The exterior walls and signage are all up. Just need to complete a bit of the facade, the parking lot and the interior. I would think CVS will open by July 4th.

robboehm
robboehm commented about Movie theater chain tests premium pricing for center seats on May 24, 2014 at 2:17 am

Cineplex Odeon ran all their Long Island properties into the ground. They have always been a leader —-in pushing the price point.

robboehm
robboehm commented about Babylon Theatre on May 22, 2014 at 2:57 pm

The January 24, 1913 article in the South Side Signal (Babylon) from which I extracted information for the creation of this theatre specifically said the lot was at the corner of Deer Park Avenue and George Street. And, latterly, that it was adjacent to Sprague’s Garage (see reference above).

robboehm
robboehm commented about Comet Theater on May 22, 2014 at 2:52 pm

In the day South Country Road was called Main Street.

robboehm
robboehm commented about Whitman Theatre on May 21, 2014 at 6:57 pm

Are you sure about that Orlando? I thought some of the original structure was retained.

robboehm
robboehm commented about Sayville Theatre on May 20, 2014 at 6:24 pm

A two year lease was taken on the, at then, Novelty by William D. Eccleston, who was building a chain of theatres, on December 20, 1920. The owner, Henry Kost, tried to break the lease in September 1921 because of late payment of the August rent of $125. Eccleston wanted Kost to take the payment from the receipts of his Comet Theatre in Bellport which Kost managed for him. The rent was paid in court and Eccleston said he would now personally manage the Comet. Kost said that he would take measures to have Eccleston ousted from the Novelty. To be continued.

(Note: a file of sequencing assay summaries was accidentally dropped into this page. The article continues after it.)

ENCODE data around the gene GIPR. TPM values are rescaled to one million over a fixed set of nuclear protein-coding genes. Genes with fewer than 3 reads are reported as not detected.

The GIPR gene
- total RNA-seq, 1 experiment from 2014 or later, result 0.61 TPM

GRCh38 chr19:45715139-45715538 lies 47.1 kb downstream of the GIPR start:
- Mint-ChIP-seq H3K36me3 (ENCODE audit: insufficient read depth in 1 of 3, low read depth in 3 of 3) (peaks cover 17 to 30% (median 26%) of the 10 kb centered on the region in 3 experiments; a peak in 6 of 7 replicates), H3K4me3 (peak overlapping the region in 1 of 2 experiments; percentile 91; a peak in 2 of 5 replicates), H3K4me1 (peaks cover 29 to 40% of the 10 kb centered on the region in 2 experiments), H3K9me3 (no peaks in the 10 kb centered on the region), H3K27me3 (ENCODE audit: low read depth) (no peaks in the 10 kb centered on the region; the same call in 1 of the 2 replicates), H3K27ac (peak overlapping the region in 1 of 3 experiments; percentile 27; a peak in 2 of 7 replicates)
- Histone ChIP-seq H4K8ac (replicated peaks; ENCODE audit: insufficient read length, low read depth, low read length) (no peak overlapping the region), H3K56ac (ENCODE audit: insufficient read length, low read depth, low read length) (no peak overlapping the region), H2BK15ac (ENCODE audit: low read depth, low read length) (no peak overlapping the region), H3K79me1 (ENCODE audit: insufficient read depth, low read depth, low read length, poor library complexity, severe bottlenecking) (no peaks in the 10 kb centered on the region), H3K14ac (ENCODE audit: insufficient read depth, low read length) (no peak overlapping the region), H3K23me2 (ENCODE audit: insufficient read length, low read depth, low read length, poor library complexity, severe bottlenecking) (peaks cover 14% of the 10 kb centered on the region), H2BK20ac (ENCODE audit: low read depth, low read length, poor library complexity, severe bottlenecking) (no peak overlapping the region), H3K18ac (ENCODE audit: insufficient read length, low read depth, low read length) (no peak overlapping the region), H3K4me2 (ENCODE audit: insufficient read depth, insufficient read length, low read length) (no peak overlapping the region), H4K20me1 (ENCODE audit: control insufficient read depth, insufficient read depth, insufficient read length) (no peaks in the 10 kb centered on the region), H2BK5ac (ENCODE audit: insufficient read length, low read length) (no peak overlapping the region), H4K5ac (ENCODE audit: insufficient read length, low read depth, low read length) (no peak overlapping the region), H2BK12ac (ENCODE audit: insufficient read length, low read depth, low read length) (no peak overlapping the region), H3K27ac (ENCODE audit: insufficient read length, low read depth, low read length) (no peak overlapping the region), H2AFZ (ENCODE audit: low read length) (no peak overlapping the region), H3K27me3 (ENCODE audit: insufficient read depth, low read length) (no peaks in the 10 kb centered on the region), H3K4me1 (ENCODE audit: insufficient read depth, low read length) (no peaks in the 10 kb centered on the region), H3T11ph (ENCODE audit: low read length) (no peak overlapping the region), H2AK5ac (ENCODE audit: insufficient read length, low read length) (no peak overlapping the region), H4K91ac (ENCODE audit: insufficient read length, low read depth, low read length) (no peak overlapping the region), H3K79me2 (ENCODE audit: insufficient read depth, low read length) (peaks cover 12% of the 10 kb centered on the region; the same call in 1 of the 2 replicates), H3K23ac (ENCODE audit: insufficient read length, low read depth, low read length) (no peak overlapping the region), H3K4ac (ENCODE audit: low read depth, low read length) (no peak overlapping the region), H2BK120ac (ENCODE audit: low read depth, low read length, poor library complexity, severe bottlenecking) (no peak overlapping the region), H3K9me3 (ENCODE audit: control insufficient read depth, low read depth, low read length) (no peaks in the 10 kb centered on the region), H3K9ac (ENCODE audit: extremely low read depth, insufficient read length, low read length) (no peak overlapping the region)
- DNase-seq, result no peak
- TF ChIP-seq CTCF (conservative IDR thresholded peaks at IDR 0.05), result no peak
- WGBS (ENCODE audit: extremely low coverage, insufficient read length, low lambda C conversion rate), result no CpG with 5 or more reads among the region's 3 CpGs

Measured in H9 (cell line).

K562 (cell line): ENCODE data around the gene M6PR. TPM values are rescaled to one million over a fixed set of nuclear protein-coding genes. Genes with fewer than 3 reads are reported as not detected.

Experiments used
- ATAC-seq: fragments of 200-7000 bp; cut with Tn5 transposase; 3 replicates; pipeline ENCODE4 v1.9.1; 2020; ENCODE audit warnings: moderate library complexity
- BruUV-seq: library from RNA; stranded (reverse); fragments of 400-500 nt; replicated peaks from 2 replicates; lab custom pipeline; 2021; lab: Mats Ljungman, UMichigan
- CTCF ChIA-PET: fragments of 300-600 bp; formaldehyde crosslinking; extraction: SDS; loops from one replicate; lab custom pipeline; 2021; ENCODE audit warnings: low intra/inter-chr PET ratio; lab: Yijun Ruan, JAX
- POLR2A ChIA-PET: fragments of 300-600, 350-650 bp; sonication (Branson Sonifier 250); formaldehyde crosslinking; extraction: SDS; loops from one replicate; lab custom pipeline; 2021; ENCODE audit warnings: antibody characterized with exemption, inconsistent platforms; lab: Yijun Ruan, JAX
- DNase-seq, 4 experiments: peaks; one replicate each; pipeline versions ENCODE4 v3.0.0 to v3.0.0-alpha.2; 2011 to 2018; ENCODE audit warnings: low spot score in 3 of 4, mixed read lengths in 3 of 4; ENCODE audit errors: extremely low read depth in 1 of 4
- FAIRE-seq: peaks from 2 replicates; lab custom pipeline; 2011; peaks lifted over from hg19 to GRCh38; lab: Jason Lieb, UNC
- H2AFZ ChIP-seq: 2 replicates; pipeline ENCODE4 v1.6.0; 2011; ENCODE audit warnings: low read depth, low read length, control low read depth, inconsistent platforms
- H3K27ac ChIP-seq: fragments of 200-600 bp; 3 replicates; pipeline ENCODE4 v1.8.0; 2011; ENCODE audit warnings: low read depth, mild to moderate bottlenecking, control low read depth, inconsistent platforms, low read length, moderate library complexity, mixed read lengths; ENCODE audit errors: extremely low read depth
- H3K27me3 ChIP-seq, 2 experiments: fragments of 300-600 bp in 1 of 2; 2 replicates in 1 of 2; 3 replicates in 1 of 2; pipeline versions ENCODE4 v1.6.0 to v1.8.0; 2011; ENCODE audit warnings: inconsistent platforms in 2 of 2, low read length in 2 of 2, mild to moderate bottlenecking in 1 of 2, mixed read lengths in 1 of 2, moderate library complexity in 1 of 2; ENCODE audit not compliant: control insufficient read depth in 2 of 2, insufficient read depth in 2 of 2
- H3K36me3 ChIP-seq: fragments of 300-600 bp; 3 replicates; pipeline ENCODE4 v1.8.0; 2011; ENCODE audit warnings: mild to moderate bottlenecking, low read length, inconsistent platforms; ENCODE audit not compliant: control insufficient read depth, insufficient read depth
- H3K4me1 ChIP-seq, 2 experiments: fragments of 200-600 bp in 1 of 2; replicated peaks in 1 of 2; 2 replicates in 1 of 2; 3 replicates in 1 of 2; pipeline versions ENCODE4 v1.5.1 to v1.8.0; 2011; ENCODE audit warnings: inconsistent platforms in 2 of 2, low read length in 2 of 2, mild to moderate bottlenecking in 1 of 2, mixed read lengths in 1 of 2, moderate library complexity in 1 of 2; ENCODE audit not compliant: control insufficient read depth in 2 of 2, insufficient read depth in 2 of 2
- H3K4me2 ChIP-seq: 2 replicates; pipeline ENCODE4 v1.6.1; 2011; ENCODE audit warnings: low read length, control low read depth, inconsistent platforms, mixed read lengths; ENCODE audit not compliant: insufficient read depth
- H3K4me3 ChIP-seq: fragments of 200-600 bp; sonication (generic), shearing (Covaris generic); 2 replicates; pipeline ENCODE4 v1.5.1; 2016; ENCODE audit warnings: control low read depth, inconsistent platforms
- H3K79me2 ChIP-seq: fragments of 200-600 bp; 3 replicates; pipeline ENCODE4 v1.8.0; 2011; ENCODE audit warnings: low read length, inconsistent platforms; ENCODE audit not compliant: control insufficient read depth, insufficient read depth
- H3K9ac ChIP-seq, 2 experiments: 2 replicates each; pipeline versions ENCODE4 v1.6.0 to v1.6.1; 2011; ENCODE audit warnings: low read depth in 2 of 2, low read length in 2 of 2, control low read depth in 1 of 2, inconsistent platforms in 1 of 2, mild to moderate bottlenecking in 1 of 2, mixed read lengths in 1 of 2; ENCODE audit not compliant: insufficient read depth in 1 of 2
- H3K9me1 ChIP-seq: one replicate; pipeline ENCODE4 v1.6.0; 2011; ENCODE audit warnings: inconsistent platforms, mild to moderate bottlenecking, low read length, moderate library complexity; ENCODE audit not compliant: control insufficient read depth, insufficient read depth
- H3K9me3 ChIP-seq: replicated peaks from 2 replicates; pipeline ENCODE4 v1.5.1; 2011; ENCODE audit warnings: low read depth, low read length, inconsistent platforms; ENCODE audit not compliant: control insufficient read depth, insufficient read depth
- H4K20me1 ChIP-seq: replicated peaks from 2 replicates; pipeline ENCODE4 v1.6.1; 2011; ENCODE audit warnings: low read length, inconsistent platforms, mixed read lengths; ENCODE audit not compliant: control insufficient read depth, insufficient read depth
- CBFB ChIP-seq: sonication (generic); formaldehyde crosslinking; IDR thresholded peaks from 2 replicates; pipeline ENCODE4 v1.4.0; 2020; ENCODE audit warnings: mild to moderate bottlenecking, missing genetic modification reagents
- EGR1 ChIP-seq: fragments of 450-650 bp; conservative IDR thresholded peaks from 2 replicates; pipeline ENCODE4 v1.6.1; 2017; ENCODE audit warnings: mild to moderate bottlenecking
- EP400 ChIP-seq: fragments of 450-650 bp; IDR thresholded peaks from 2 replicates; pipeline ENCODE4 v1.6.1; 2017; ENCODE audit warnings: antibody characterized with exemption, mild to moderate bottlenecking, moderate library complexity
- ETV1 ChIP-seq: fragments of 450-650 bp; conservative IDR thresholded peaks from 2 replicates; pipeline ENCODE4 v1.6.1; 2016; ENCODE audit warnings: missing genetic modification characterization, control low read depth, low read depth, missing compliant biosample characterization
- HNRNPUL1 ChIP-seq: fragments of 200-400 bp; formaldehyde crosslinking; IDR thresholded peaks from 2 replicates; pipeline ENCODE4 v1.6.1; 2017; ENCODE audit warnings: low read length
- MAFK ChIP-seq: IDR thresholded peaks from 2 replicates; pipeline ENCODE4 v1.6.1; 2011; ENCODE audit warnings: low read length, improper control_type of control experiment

Other than a notice that the Comet opened in May 1919 I have, to date, found no other references to it other than the court cas.

robboehm
robboehm commented about Babylon Theatre on May 20, 2014 at 3:25 pm

According to one article the height of the theatre and the building materials used were chosen to resemble the features of the adjacent Sprague Garage. Presumably the garage was on George Street rather than Deer Park Avenue because of the 1919 article about the adjacent 38 foot frontage on Deer Park Avenue.

robboehm
robboehm commented about Babylon Theatre on May 20, 2014 at 3:16 pm

Under Polley' management a stage was added for a weekly talent night. It was, subsequent, extensively used for other theatrical experience according to news articles.

In December 1917 an ad proclaimed that “The heating plant has been overhauled and enlarged assuring warmth and comfort at all times.”

Polley announced plans to build an Airdrome seating about 800 next to the theatre for the summer of 1914. There is no indication that this ever happened.

In 1919, Eccleston, who leased the theatre purchased the building and an adjacent lot with a 38 foot frontage on Deer Park Avenue with the intention of building a new theatre at an estimated cost of $40,000. There is no indication that the latter occurred.